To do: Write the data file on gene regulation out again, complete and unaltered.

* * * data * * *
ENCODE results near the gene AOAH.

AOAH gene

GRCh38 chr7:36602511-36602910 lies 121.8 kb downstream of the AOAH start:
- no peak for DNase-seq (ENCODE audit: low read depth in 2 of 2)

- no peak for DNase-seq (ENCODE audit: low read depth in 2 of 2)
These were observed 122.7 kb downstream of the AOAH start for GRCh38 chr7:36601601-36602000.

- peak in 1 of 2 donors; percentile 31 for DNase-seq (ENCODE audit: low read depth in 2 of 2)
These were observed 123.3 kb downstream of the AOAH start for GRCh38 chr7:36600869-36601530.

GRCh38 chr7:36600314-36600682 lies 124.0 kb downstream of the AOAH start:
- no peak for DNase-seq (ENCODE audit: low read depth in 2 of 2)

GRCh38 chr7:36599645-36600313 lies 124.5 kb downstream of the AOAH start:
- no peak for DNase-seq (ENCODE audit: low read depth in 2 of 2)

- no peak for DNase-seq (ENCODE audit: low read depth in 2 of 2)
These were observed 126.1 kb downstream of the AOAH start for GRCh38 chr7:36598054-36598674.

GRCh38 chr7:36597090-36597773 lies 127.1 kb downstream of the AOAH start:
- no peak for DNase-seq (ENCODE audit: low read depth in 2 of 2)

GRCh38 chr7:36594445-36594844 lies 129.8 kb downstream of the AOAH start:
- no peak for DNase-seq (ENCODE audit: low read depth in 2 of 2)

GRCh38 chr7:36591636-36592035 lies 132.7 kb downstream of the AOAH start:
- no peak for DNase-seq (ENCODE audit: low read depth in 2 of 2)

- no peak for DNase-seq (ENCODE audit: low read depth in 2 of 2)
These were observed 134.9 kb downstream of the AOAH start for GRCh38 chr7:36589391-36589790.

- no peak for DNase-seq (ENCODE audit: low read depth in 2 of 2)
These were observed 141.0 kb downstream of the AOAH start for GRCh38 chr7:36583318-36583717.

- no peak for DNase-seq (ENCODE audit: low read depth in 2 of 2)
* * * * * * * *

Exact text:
ENCODE results near the gene AOAH.

AOAH gene

GRCh38 chr7:36602511-36602910 lies 121.8 kb downstream of the AOAH start:
- no peak for DNase-seq (ENCODE audit: low read depth in 2 of 2)

- no peak for DNase-seq (ENCODE audit: low read depth in 2 of 2)
These were observed 122.7 kb downstream of the AOAH start for GRCh38 chr7:36601601-36602000.

- peak in 1 of 2 donors; percentile 31 for DNase-seq (ENCODE audit: low read depth in 2 of 2)
These were observed 123.3 kb downstream of the AOAH start for GRCh38 chr7:36600869-36601530.

GRCh38 chr7:36600314-36600682 lies 124.0 kb downstream of the AOAH start:
- no peak for DNase-seq (ENCODE audit: low read depth in 2 of 2)

GRCh38 chr7:36599645-36600313 lies 124.5 kb downstream of the AOAH start:
- no peak for DNase-seq (ENCODE audit: low read depth in 2 of 2)

- no peak for DNase-seq (ENCODE audit: low read depth in 2 of 2)
These were observed 126.1 kb downstream of the AOAH start for GRCh38 chr7:36598054-36598674.

GRCh38 chr7:36597090-36597773 lies 127.1 kb downstream of the AOAH start:
- no peak for DNase-seq (ENCODE audit: low read depth in 2 of 2)

GRCh38 chr7:36594445-36594844 lies 129.8 kb downstream of the AOAH start:
- no peak for DNase-seq (ENCODE audit: low read depth in 2 of 2)

GRCh38 chr7:36591636-36592035 lies 132.7 kb downstream of the AOAH start:
- no peak for DNase-seq (ENCODE audit: low read depth in 2 of 2)

- no peak for DNase-seq (ENCODE audit: low read depth in 2 of 2)
These were observed 134.9 kb downstream of the AOAH start for GRCh38 chr7:36589391-36589790.

- no peak for DNase-seq (ENCODE audit: low read depth in 2 of 2)
These were observed 141.0 kb downstream of the AOAH start for GRCh38 chr7:36583318-36583717.

- no peak for DNase-seq (ENCODE audit: low read depth in 2 of 2)